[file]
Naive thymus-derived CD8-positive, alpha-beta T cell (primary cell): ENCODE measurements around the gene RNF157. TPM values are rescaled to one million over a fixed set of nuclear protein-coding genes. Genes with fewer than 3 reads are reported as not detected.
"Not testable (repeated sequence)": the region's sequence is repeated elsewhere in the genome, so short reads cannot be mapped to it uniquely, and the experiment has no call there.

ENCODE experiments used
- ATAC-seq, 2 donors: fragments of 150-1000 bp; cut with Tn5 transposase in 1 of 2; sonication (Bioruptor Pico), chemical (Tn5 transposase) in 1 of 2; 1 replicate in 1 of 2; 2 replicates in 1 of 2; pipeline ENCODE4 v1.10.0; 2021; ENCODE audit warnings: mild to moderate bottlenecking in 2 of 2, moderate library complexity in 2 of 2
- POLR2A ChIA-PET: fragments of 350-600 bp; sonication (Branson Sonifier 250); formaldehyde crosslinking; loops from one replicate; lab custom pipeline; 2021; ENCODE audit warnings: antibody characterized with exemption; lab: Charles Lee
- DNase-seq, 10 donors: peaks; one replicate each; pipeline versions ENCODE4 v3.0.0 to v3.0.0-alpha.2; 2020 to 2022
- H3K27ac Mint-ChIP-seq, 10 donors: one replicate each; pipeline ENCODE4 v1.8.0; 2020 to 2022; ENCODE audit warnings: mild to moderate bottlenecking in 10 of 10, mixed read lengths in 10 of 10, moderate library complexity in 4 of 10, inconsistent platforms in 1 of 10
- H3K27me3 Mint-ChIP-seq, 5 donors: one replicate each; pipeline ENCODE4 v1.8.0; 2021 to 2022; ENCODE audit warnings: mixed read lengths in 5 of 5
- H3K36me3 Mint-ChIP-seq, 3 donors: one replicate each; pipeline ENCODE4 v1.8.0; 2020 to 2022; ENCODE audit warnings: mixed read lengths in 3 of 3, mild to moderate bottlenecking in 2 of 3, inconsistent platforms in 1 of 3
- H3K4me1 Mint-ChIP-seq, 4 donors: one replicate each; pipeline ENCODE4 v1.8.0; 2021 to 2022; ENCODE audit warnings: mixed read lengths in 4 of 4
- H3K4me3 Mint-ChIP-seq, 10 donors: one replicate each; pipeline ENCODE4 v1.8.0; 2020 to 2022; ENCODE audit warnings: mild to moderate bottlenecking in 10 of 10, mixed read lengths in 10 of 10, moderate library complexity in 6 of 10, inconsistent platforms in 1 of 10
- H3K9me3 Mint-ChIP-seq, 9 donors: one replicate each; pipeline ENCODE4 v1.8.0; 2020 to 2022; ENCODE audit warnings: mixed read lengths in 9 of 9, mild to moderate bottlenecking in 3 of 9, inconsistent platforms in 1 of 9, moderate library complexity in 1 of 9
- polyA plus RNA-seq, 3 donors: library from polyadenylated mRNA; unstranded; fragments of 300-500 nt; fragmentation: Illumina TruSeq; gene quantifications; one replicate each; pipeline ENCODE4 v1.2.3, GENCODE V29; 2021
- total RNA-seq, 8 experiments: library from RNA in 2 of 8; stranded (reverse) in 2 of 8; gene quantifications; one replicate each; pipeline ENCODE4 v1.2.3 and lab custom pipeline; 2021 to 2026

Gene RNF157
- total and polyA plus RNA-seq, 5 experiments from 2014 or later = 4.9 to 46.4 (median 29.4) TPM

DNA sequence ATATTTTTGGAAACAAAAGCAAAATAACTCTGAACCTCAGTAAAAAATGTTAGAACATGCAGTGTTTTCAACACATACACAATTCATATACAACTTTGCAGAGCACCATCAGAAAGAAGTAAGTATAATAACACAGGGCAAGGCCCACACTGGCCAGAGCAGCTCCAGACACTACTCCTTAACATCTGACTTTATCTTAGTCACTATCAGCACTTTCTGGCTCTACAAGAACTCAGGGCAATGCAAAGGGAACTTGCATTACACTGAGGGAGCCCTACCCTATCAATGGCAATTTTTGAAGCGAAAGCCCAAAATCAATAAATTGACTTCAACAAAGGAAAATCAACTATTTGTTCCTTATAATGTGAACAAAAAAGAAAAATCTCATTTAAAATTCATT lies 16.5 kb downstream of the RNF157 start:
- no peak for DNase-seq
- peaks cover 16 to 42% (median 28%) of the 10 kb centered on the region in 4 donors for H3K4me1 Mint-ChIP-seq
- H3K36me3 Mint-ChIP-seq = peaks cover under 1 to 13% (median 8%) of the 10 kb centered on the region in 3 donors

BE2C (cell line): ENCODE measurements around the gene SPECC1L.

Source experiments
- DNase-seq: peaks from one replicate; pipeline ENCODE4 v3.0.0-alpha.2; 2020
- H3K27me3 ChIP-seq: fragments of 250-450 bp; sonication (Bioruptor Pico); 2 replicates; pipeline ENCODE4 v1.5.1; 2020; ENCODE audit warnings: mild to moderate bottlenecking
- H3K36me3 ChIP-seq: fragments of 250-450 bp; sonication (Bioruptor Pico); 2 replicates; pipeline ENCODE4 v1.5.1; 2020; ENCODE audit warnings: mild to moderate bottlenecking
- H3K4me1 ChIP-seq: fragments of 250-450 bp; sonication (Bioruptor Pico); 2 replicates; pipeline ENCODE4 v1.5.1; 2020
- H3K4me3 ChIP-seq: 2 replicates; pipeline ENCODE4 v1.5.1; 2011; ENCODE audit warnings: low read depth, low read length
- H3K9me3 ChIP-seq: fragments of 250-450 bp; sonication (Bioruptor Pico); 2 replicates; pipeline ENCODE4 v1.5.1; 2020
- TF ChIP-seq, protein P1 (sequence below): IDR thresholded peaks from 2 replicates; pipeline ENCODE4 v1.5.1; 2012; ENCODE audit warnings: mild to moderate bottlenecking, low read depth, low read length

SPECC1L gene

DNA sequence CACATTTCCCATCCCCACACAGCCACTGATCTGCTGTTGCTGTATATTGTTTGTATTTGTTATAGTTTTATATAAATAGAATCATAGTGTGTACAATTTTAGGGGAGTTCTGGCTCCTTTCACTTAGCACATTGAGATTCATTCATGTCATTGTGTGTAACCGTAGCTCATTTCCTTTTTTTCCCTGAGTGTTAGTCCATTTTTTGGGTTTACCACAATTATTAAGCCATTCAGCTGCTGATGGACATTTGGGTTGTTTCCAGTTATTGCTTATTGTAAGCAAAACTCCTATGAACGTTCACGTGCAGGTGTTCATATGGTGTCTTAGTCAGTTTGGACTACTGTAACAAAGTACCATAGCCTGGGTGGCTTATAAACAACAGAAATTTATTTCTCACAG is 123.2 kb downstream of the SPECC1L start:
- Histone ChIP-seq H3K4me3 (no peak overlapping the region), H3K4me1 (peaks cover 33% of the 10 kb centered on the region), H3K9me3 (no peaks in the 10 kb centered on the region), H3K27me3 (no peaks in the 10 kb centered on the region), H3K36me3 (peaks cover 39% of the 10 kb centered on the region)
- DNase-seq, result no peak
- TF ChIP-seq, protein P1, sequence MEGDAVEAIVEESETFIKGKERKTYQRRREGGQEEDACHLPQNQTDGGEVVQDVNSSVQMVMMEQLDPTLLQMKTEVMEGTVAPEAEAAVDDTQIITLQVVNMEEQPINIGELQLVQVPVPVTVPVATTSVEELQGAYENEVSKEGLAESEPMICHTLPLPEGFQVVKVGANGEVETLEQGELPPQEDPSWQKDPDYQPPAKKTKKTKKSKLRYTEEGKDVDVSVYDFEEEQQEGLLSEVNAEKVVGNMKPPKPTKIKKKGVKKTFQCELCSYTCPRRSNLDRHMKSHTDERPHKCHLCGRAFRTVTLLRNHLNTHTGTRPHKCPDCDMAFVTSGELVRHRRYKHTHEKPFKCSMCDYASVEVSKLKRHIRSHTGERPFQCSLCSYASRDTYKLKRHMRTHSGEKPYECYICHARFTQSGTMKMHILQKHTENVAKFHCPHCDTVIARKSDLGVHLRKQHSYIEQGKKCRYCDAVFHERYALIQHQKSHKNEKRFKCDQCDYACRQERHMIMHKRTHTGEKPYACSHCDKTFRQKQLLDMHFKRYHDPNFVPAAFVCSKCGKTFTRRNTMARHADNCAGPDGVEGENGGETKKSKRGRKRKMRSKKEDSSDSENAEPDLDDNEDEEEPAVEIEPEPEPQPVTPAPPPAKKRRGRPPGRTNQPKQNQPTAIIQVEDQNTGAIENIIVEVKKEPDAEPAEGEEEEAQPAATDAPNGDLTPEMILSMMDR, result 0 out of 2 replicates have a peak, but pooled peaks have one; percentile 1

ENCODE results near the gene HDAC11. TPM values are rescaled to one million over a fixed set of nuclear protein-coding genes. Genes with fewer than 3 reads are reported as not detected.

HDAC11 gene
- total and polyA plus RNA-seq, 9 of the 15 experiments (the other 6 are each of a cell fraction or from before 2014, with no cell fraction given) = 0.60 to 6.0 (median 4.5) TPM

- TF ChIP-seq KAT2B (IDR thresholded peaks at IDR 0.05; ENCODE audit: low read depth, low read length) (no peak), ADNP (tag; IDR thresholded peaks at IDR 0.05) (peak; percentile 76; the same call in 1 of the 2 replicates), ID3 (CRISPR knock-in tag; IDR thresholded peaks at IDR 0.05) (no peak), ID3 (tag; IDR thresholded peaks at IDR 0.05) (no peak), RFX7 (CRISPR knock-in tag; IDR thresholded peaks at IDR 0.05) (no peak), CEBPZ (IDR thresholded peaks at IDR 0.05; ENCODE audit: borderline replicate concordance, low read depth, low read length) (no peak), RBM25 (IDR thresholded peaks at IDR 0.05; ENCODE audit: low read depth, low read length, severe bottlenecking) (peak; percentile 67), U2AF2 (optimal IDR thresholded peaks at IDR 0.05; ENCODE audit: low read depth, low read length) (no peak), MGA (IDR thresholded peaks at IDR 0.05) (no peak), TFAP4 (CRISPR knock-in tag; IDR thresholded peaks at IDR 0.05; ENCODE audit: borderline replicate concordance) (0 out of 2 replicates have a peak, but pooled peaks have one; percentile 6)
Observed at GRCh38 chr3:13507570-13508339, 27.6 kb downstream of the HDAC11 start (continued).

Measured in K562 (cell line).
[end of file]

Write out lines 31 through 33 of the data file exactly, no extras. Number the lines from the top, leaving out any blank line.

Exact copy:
DNA sequence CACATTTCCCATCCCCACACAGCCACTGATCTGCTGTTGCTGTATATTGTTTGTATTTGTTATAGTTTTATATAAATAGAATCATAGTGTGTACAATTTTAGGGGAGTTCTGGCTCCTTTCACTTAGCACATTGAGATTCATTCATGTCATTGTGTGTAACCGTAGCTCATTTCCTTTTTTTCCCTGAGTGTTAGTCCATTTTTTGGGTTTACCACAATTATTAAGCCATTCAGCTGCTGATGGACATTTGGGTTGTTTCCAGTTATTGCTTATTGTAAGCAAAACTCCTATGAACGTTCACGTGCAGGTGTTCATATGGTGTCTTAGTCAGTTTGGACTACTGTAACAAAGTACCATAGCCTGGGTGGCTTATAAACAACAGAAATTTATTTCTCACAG is 123.2 kb downstream of the SPECC1L start:
- Histone ChIP-seq H3K4me3 (no peak overlapping the region), H3K4me1 (peaks cover 33% of the 10 kb centered on the region), H3K9me3 (no peaks in the 10 kb centered on the region), H3K27me3 (no peaks in the 10 kb centered on the region), H3K36me3 (peaks cover 39% of the 10 kb centered on the region)
- DNase-seq, result no peak